Cambridge Artists’ Cooperative Narrowly Stays in Harvard
Multiple construction projects in Harvard Square—along with a decrease in foot traffic and ever-rising rents—almost sent the Cambridge Artists’ Cooperative searching for new digs. “We just feel like we need to be in a new space so that we can get the customers back and not pay such a high rate,” President Beverley Coniglio told Scout in June. However, the coop later announced, “Our current landlord has made it possible for us to remain in place at 59a Church Street for two more years! Our space has been consolidated to one floor and our artists work has been redisplayed to accommodate this change.”
Muckykids Art Studio Moves to New Location
After nine years in its space on Massachusetts Avenue in Porter Square, Muckykids Art Studio is moving a mile away into North Cambridge. The larger space will allow for a wider range of programs, including drop-in studio classes six days a week, birthday party events on Sundays, and an array of classes for older kids and adults, according to a press release.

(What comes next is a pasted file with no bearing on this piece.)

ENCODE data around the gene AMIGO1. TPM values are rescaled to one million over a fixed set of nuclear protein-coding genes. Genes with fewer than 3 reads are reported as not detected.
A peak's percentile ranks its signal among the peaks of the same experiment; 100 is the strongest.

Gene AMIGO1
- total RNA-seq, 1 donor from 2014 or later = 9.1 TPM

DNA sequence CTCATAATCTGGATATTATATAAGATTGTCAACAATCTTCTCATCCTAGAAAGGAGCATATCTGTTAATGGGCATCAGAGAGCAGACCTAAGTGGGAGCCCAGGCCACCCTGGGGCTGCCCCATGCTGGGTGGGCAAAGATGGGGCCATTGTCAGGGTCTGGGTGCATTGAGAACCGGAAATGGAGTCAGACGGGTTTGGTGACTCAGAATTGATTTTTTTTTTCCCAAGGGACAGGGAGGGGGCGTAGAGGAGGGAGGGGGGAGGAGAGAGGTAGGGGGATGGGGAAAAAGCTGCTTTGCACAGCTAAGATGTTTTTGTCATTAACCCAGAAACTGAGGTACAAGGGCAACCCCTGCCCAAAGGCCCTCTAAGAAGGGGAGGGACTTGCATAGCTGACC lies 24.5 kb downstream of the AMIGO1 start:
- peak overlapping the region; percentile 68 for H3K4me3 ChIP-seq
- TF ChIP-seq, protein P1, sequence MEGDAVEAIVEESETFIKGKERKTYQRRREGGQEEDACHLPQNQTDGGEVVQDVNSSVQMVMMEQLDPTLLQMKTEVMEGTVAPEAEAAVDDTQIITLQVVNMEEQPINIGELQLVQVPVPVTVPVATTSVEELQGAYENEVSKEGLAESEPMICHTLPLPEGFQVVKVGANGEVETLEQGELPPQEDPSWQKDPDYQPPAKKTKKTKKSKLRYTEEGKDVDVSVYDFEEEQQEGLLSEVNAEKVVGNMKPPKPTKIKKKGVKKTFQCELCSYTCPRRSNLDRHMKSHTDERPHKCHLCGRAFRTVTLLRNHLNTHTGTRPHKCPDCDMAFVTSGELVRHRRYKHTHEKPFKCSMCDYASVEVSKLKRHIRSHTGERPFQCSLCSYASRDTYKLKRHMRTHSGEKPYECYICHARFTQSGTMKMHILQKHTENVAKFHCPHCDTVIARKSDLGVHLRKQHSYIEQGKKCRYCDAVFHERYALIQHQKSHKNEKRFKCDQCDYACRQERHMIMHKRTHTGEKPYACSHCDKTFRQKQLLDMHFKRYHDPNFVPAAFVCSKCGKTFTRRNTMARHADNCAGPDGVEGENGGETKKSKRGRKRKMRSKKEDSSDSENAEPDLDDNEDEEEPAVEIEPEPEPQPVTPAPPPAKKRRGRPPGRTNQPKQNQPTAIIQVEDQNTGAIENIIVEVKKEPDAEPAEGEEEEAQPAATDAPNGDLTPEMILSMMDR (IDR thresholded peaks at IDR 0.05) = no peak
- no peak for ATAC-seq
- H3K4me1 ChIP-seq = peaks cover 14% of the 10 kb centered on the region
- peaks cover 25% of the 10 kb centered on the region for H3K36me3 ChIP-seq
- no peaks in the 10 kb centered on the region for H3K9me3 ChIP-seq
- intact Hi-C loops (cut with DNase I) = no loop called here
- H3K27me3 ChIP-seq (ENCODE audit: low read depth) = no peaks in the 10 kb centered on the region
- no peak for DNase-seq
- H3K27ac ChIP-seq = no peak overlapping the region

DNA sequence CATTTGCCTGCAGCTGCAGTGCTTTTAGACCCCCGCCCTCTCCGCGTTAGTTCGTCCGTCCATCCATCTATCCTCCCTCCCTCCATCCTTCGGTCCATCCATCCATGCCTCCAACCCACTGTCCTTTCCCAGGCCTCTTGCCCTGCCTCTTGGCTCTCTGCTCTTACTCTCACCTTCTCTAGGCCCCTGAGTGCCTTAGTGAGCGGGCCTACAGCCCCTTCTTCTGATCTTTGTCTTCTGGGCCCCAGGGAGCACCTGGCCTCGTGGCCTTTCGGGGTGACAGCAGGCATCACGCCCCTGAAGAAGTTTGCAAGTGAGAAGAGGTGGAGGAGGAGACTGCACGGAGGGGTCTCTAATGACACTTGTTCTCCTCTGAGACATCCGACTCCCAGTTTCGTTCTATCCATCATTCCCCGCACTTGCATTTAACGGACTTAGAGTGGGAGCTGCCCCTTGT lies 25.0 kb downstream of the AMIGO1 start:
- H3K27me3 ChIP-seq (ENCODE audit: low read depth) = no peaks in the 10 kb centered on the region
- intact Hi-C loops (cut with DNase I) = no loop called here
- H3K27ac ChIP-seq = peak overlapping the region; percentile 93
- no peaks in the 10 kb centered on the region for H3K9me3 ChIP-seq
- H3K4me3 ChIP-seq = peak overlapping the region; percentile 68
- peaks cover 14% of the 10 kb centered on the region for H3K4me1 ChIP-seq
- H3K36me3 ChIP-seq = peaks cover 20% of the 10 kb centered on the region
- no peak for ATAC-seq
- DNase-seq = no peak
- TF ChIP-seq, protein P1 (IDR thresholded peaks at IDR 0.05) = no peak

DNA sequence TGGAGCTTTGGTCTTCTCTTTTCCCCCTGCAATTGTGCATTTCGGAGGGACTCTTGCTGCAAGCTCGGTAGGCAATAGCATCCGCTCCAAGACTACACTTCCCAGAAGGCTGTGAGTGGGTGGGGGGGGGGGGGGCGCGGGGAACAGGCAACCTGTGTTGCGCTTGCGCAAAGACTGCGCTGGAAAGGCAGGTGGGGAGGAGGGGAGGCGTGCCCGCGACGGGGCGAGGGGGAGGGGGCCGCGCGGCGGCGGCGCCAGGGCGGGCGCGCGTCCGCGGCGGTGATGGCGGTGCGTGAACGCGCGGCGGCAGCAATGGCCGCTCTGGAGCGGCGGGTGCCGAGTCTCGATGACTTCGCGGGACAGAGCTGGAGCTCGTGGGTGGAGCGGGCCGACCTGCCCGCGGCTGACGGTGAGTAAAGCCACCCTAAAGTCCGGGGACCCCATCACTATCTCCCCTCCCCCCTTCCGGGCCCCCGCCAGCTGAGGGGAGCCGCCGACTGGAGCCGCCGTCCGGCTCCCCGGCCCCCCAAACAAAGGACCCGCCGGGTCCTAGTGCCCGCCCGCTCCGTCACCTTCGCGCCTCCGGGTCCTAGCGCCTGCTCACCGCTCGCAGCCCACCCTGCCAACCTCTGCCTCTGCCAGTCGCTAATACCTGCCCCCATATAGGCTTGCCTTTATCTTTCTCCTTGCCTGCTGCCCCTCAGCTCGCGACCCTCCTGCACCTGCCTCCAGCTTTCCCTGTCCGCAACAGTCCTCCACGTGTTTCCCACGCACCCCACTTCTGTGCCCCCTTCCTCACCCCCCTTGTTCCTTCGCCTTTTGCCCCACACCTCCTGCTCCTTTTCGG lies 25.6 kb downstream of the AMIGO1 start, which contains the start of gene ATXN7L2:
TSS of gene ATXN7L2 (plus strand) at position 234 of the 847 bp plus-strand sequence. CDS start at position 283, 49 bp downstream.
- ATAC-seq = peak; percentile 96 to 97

Harvard Student’s Fine Jewelry Company Attracts Famous Clientele
Shilpa Yarlagadda’s company had humble beginnings. Working with high-tech 3-D printers at MIT, Harvard rising junior Shilpa Yarlagadda started the innovative jewelry brand Shiffon in her first-year college dorm room, the Wall Street Journal reports. But the real sparkle behind Yarlagadda’s company is the philanthropic side to her work: Half of the profits from each piece help fund other budding female-run businesses. The business has garnered the support and loyalty of some famous clientele, including Emma Watson, Nicole Kidman, and Michelle Obama.
Cambridge Historical Society Receives Grant for Oral History Project
The Cambridge Historical Society is poised for a new creative undertaking with a $7,500 grant from Mass Humanities, according to a press release. The oral history project, entitled “Sweet Souls, Voices from the Margaret Fuller Neighborhood House in Cambridge,” will include under-documented narratives to explore the impact of the 112 year-old Margaret Fuller settlement house on the surrounding community. The project is projected to be finished in early 2020, at which point audio and transcripts of the included interviews will become available on the Society’s website.
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